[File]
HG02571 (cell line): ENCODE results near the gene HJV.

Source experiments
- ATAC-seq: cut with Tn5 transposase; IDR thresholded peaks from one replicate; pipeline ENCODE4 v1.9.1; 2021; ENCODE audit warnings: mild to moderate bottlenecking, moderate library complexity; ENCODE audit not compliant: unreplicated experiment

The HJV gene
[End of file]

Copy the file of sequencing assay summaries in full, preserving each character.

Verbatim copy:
HG02571 (cell line): ENCODE results near the gene HJV.

Source experiments
- ATAC-seq: cut with Tn5 transposase; IDR thresholded peaks from one replicate; pipeline ENCODE4 v1.9.1; 2021; ENCODE audit warnings: mild to moderate bottlenecking, moderate library complexity; ENCODE audit not compliant: unreplicated experiment

The HJV gene